The sundews, or Drosera, are magnificent plants and one of the reasons I got into carnivorous plants to begin with. I first came across them in the early 1990s on a family drive, when my father spotted some from the car and stopped to show us. Interestingly, they were Drosera spathulata var. gympiensis, which was then undescribed.
Wednesday, August 3, 2011
Watering can be a huge chore if you have lots of plants. It used to be a double pain for me, because I used the styrofoam boxes made for holding vegetables. While they were cheap and did the job, they never held quite enough water to see me through the hottest months of summer. And they would always dry up just in time for the hottest day. This happened to me just after Christmas 2010. They trays were full one day, the next, I had dying Dionaea. As each tray only held 3 Sarracenia (8 if they were in 120mm pots), it also took me at least 40 minutes to make sure they were all filled. I still use some of these trays for my S. purpurea type plants, along with overflow S. flava from the greenhouse:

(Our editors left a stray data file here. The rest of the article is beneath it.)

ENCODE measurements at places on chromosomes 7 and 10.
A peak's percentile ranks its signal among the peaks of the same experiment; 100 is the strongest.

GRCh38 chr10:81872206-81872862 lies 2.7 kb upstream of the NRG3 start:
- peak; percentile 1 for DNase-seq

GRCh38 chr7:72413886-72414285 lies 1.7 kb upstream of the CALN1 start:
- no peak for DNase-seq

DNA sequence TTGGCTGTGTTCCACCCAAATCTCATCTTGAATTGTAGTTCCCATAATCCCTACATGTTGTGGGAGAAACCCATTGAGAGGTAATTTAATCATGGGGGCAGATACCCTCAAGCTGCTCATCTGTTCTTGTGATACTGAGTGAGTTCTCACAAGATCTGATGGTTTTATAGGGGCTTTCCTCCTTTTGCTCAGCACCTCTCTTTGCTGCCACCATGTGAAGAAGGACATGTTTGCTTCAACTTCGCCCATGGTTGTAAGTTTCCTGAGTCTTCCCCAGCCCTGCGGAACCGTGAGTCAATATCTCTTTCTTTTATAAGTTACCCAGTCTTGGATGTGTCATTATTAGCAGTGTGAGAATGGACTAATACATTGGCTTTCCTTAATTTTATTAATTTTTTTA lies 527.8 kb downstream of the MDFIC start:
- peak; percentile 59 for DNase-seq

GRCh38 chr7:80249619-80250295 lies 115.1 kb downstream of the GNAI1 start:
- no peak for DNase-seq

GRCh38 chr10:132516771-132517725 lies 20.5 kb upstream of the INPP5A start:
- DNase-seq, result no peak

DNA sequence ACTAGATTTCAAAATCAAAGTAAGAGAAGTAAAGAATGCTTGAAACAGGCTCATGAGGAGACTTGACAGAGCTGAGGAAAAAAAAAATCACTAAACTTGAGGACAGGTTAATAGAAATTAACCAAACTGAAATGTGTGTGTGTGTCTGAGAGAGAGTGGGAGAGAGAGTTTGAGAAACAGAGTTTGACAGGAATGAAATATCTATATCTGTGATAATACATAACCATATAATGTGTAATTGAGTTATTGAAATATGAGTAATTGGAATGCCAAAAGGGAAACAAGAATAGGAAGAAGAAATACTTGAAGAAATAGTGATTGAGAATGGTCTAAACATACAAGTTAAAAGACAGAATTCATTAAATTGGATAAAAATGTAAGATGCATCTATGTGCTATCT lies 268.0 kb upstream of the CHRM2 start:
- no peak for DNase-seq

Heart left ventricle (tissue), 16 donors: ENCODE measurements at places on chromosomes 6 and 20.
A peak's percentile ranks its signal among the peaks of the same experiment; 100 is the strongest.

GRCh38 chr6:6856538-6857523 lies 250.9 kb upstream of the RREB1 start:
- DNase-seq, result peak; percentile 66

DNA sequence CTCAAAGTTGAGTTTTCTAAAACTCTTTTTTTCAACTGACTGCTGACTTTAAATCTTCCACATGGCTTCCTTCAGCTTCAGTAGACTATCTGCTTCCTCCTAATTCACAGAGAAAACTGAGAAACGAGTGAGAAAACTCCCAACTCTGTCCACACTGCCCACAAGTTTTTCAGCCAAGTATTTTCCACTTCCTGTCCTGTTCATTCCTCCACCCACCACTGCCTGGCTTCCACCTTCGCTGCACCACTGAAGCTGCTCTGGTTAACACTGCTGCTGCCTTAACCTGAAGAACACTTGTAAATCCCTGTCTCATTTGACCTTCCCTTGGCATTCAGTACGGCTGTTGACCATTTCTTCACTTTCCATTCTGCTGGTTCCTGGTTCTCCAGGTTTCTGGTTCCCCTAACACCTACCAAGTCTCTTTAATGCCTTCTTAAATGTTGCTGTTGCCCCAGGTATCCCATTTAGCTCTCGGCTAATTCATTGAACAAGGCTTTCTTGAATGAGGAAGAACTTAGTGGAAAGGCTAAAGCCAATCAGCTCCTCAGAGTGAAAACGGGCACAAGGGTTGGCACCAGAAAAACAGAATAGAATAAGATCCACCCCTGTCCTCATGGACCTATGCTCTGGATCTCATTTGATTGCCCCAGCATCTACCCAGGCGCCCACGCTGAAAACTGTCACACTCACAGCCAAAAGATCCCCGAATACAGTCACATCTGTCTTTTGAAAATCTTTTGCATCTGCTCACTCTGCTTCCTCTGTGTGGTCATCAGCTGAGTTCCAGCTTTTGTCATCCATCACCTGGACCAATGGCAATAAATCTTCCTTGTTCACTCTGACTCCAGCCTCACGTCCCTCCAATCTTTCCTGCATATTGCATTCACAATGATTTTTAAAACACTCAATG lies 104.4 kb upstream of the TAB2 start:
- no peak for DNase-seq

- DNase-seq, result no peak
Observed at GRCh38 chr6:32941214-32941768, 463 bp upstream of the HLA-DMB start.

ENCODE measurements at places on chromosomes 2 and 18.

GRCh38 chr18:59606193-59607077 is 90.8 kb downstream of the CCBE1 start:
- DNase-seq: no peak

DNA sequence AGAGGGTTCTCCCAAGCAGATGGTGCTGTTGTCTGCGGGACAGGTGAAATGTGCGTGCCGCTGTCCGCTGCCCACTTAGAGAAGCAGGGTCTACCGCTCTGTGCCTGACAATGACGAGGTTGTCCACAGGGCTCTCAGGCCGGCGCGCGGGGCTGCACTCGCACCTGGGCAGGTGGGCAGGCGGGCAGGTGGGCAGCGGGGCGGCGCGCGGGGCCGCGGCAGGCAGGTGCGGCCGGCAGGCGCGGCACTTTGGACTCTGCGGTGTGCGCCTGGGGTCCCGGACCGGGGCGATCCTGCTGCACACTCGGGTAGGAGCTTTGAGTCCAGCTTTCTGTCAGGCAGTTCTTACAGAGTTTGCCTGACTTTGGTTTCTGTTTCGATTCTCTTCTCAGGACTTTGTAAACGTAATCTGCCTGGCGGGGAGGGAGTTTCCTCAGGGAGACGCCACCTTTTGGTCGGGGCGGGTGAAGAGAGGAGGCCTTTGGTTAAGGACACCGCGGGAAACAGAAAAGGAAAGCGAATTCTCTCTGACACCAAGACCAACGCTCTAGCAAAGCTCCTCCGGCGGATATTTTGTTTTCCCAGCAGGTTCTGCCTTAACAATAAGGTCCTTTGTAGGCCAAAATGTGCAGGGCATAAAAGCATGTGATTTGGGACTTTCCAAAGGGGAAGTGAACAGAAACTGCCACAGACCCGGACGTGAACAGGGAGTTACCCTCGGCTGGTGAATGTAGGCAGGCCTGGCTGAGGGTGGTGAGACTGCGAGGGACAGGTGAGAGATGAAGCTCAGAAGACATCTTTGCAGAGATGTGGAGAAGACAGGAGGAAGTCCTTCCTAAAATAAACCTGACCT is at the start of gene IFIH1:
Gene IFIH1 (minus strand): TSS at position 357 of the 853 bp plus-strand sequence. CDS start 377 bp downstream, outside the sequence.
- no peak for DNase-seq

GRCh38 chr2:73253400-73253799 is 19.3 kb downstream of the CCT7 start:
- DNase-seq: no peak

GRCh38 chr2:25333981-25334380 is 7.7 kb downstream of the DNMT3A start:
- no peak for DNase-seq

Tuesday, August 2, 2011
As the days start to get longer, the dormant plants in the greenhouse start to show signs of breaking dormancy. One of the first to break dormancy, an all red S. alata I call “Biddlecombe Red”, put on a good start with flower buds and a couple of new pitchers. Sarracenia alata is a problem for me here because they break dormancy way too early and burn badly. This plant was no exception and its new pitchers were burned during the two coldest days this winter (–8*C and –7*C). The flower bud is so far intact and looks to be the fastest growing of the handful of flower buds coming up.